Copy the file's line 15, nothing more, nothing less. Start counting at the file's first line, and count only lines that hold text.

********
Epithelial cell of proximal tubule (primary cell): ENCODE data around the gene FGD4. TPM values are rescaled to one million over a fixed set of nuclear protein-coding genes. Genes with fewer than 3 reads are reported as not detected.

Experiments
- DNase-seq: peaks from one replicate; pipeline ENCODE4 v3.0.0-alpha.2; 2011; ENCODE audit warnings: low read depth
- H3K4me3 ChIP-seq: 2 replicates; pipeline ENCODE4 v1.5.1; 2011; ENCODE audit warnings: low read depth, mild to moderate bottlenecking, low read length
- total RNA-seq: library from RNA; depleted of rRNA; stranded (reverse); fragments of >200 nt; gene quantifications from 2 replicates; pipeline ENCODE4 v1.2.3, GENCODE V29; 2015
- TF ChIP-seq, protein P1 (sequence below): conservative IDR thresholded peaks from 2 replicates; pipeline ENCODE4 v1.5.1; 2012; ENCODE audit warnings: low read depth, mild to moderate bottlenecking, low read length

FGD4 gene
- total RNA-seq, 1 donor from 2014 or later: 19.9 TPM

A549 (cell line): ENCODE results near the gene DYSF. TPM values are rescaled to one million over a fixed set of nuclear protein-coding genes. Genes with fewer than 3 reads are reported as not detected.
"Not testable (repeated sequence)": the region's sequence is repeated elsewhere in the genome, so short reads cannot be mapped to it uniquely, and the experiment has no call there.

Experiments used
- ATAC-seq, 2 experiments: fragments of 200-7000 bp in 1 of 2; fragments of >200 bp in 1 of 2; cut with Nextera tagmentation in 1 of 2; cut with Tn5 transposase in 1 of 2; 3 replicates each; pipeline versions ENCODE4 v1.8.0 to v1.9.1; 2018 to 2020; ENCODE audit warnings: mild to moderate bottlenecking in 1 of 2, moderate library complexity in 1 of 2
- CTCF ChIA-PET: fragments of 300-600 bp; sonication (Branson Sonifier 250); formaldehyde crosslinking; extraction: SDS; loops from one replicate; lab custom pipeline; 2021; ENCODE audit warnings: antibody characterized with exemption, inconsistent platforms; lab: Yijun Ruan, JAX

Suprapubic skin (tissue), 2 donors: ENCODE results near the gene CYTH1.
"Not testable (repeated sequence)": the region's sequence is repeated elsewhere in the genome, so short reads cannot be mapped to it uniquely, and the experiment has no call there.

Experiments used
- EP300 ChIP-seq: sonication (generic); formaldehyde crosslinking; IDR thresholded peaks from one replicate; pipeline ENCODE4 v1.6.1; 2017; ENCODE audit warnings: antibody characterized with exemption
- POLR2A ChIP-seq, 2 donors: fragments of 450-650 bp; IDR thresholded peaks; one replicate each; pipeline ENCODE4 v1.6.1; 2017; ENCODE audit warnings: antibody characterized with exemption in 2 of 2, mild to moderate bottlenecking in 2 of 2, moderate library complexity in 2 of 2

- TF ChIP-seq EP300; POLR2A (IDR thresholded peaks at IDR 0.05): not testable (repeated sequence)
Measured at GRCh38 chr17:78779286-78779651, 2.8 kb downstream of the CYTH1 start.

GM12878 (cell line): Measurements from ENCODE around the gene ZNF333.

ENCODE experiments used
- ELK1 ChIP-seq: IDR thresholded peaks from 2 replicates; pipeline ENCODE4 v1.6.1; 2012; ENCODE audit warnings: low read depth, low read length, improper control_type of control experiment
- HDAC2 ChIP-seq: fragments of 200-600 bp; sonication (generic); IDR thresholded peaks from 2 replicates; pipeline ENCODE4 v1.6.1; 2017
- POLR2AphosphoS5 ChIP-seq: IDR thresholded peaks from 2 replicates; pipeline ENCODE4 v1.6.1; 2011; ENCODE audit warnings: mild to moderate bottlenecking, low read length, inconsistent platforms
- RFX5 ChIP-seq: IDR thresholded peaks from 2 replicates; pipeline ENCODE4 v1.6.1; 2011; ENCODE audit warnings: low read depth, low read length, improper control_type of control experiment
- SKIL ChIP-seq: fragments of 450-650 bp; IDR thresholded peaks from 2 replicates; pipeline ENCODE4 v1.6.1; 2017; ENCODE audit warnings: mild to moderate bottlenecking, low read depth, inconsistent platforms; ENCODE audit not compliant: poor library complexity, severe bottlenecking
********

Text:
"Not testable (repeated sequence)": the region's sequence is repeated elsewhere in the genome, so short reads cannot be mapped to it uniquely, and the experiment has no call there.